During the Gazoo Racing track day experience, we had the chance to drive the long-anticipated Toyota GR Corolla Circuit Edition at Zwartkops Raceway as part of its local launch. In the driver’s seat was Siya Mbaduli, who put the model through its paces.
What are we driving?
After experiencing the six-speed manual, rear-wheel-driven GR Supra moments earlier and familiarizing myself with the track, I transitioned to the turbocharged 1,6-litre 3-cylinder GR Corolla Circuit Edition. It’s distinct from its two-door siblings, positioned between the GR Yaris and GR Supra.
Toyota appears to have achieved a well-balanced offering with its new hatchback. The GR Corolla Circuit is an absolute riot to drive and its AWD proposition provides loads of confidence with every shift, every blip of the throttle and every turn of the steering. From the onset, it constantly reassures you that you’re in control and it is just there to follow orders.
The chassis and suspension of the GR Corolla Circuit are world-class, taking a page out of the works WRC team’s book, ensuring the wheels stay grounded optimising grip when chasing lap times. Its optimal performance lies between the third and fourth gear, where it delivers its power and torque in a grin-inducing fashion. Although quiet when trundling around, the triple exit exhaust tips produce a more notable note during this experience.
Also read: Review: 2023 Toyota GR Supra MT
Why is the GR Corolla Circuit Edition Significant?
This latest edition to the GR family promises enthusiasts something truly special. For starters, it’s a collaboration between two of Toyota’s most respected divisions, Gazoo Racing (GR) and Toyota Racing Development (TRD). These two entities have worked together to create a vehicle that is truly special, offering a unique blend of performance, style, and exclusivity.
The GR Corolla Circuit Edition packs a punch. The vehicle is powered by a 1,3-litre three-cylinder turbocharged engine that produces an impressive power output of 221 kW and 370 N.m of torque. This is more than its little GR Yaris sibling which boasts the same motor and despite the extra size, the model feels as nimble, balancing its weight courtesy of the stiff suspension. Full driver engagement exists in the form of a six-speed manual transmission which not only invites enthusiastic driving but provides a superlative three-pedal experience, with crisp and precise shifting.
What’s new on the GR Corolla?
The first of its kind, the GR Corolla Circuit Edition stands out with its striking exterior design which immediately differentiates it from the more mundane FWD people-mover which wears the same moniker. The front fascia features a bold and aggressive look, highlighted by a blacked-out grille and sleek LED headlights. The redesigned lower front bumper enhances aerodynamics, while the rear boasts a distinctive diffuser and a unique exhaust setup. As expected with the stiffer suspension, the car sits lower to the ground than the standard Corolla which also pulls the centre of gravity closer to the tarmac.
Inside, the GR Corolla Circuit Edition impresses with sports seats adorned with red stitching and GR badging, complemented by a leather-wrapped steering wheel. The infotainment system gets an upgrade with an eight-inch touchscreen display, and a premium JBL sound system is also included. The real music, however, comes from the sweet 1,6-litre turbocharged 3-cylinder engine, which delights with its performance every time you hit the accelerator.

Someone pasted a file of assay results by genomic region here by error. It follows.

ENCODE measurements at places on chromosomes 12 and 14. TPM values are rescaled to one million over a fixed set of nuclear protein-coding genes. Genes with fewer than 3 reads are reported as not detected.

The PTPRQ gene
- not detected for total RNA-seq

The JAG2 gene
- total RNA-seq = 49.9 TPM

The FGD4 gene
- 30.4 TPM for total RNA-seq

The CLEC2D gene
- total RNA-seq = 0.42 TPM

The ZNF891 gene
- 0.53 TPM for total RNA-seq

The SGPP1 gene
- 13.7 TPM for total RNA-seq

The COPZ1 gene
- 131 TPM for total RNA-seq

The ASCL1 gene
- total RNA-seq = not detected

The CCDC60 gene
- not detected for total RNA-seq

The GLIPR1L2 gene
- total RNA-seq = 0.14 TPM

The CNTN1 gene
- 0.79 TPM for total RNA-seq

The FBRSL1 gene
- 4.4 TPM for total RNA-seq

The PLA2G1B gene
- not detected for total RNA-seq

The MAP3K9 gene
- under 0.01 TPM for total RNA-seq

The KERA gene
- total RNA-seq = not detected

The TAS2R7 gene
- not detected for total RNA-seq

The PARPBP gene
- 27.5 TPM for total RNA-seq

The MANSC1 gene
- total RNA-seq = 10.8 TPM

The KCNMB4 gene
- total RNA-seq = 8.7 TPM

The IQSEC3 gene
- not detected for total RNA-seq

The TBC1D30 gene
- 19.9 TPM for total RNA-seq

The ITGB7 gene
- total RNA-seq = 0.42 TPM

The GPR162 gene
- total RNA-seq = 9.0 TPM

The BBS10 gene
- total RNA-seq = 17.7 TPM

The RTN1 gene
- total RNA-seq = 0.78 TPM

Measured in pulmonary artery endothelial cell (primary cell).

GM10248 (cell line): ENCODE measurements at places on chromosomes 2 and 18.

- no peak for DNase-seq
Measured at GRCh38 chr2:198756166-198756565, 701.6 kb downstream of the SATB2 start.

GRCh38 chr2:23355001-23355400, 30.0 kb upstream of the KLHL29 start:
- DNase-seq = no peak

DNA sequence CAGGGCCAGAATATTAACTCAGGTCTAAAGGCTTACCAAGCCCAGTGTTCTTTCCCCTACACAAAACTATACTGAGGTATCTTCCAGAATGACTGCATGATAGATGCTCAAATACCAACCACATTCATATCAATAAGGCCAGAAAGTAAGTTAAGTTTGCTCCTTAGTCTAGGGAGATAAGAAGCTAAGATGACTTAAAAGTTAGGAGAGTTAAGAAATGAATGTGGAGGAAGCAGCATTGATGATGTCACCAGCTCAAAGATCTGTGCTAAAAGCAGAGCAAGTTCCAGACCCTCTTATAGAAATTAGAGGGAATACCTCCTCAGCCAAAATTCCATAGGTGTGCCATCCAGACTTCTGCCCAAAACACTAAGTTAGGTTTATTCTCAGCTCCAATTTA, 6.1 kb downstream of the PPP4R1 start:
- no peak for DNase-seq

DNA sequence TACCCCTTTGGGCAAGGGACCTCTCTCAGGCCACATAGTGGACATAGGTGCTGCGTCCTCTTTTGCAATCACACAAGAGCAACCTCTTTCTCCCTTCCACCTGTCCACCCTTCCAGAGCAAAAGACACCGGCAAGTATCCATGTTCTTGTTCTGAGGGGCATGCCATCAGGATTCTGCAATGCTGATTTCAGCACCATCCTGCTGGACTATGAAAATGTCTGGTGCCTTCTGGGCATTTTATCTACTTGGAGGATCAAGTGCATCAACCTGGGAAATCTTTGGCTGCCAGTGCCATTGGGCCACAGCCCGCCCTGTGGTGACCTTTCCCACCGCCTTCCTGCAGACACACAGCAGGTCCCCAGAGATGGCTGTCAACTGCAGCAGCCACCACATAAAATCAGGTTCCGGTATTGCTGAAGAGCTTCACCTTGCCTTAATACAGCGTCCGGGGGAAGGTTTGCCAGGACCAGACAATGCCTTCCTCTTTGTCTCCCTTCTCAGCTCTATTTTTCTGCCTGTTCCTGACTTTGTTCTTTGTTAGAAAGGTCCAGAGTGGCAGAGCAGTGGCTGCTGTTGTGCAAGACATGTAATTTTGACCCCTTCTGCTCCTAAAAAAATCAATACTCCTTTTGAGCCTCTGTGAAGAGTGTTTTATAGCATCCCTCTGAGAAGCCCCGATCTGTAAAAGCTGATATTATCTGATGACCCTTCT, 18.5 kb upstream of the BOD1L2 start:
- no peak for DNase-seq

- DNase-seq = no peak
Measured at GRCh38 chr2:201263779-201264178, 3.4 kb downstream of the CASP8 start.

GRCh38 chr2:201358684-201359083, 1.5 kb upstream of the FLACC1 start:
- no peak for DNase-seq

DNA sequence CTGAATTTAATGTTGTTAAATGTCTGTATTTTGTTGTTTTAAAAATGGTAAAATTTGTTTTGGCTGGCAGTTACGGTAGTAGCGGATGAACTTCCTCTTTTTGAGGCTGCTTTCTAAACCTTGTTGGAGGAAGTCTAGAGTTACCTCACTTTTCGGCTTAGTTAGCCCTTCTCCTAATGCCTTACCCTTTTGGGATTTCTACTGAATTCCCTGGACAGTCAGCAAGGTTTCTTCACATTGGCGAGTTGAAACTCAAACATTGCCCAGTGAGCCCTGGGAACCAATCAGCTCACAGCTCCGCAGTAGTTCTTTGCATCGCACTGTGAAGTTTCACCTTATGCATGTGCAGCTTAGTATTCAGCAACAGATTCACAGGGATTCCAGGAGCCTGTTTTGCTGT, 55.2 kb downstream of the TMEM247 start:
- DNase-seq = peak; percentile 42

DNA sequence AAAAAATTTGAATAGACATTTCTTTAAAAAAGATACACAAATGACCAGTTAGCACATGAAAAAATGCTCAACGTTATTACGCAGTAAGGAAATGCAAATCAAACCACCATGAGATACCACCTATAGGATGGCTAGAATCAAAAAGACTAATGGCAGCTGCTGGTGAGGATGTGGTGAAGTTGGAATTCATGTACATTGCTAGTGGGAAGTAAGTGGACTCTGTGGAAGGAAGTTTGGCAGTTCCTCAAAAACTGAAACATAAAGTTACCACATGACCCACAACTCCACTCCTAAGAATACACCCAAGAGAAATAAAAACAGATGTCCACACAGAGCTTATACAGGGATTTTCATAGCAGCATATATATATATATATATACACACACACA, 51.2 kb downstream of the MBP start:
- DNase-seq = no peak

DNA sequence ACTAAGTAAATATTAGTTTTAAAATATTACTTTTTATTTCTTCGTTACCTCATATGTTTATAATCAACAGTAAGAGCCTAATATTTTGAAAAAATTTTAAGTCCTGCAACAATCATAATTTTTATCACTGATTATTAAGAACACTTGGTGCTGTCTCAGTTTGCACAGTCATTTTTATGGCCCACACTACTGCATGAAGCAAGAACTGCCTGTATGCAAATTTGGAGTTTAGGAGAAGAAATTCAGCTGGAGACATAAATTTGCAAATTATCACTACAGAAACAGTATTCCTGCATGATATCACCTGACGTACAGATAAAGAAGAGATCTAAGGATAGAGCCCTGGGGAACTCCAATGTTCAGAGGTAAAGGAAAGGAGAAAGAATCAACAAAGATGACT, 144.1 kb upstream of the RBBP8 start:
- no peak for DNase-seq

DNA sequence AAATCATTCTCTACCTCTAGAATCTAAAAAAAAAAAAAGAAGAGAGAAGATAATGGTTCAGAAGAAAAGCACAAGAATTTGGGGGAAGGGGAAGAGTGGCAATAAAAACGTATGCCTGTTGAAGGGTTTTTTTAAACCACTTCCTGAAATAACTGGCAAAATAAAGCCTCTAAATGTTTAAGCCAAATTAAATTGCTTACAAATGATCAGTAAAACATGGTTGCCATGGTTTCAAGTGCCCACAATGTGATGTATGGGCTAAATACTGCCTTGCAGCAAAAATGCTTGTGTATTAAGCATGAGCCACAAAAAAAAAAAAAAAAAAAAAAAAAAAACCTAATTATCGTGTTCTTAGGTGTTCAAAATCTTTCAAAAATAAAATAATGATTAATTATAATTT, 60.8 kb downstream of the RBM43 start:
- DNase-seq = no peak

What does the new GR Corolla cost?
After the official launch of the GR Supra and GR Corolla at Zwartkops, the Corolla variants experienced a R25 000 increase from their original price which sees the hot-hatch now requiring an outlay of:
- GR Corolla 1,6T Core: R841 000
- GR Corolla 1.6T Circuit – R902 400
In terms of value for money, the GR Corolla is beaten in price only by its smaller GR Yaris sibling when looking at AWD hot hatches available locally.
What are the GR Corolla’s rivals?
That brings us to the topic of its rivals. The GR Corolla can easily be pitted against the Audi S3 Sportback and Volkswagen Golf R as AWD competitors while Hyundai’s i30 N and the new Honda Civic Type R despite their drive configurations, still compete in the same ballpark when comparing prices.
I consider myself one of the lucky few who got the chance to experience the GR Corolla Circuit Edition on track and I must say, during the session, I found it surprisingly civilized – not the animal I expected to encounter. While I found the gear level to be less tactile than the one in the GR Supra, it still offers a short throw and is easy to manage in both spirited and relaxed driving conditions. However, to maintain its performance and prevent bogging the three-pot, you’ll need to keep the car in the right rev range, which means you’ll be working your left foot and left hand regularly when convinced to experience the full potential of the car.
Achieving the right balance of gear, throttle, and steering angle brings genuine delight. The GR Corolla feels planted and instils confidence, even in a scenario of a cornering error. Similar to how we found the experience in the GR Yaris, the same traction system enables driving beyond skill level with the assurance of the AWD system able to prevent going off the black stuff and into the gravel patch.
Is it a better bet than its smaller GR sibling? Both offer impressive value for money as four-wheel driven hot hatches but the Yaris is hindered by the limited practicality of passenger hauling with two doors and a minuscule compartment labelled as a boot. Think of the GR Corolla as Toyota’s solution to that; fun, yet practical. Both boxes ticked!